Our long-needed server migration has begun. While we were at it, we threw in modernization of the SBM template for mobile-friendliness, cooler-looking images, and, we hope, an overall better reading experience. Enjoy.
What? I’m not on vacation? I have to write a post? Crap. Remember those college essays? Compare and Contrast two topics and fill a Blue Book with your wisdom. Well, let's compare and contrast reiki and therapeutic touch, henceforth known as RATT.
Integrative medicine is not a real specialty in medicine. Let's not treat it as though it were.
A new PEW survey has been carried out regarding public attitudes toward genetically modified organisms (GMOs), organic food, and scientific consensus. While the numbers are better than I expected for science, they still indicate a large disconnect between scientific and public opinion on food matters. Scientists need to do better.
I have bad news to announce to our readers. While traveling in Australia, SBM stalwart and founding editor Harriet Hall suffered a fall and significant injury. Australian skeptic and friend of the blog Eren Segev has the news, and this is all I know other than what Steve Novella told me the other day in an e-mail. It wasn’t any more than...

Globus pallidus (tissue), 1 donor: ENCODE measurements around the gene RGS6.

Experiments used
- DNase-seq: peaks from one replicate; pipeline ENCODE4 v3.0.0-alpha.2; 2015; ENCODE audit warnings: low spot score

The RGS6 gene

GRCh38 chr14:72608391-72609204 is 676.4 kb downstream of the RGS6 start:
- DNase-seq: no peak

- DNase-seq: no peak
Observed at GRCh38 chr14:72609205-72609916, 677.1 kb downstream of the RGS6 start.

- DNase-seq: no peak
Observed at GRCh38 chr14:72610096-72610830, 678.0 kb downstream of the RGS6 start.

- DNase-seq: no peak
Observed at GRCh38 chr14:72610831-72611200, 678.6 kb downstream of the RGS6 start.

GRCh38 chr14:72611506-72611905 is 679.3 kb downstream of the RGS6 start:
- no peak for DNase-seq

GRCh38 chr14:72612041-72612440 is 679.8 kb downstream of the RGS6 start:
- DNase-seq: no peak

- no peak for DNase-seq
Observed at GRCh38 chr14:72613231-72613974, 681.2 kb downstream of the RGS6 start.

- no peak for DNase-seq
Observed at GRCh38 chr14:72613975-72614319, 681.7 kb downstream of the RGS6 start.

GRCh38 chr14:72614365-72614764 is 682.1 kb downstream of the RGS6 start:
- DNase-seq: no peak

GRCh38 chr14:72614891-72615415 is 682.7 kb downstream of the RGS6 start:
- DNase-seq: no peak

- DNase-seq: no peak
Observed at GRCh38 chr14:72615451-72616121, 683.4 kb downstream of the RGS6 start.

Say it ain't so, Ron. Say it ain't so that you and your family love homeopathy and that you all believe that apricot pits cure breast cancer!
After the prolonged comment thread in Harriet Hall's review of this book in July, given the controversy, we were willing to consider a guest post offering another perspective. In this case, the perspective, from a dietician, is similar to Harriet's, the main difference being primarily in emphasis.
Cleveland, OH- Cleveland native Kelly Anderson is looking forward to the end of the month like a young child anxiously awaiting Christmas morning. That’s because on a day between the 20th and the 28th of December, she will receive the gift of hope. Anderson, a 43-year-old mother of five who was diagnosed with chronic Lyme disease and numerous nutritional imbalances earlier this...
Prescription drugs continue to send thousands to the emergency room every year. Many of these adverse drug events are predictable and avoidable.
In vitro fertilization (IVF) is the only option for many couples who want to have their own genetic child. This is an expensive procedure – it can cost up to $20,000 per attempt, with about a 40% success rate overall. Couples going for IVF are often desperate to have their own child, and the uncertainty of success can be emotionally and financially...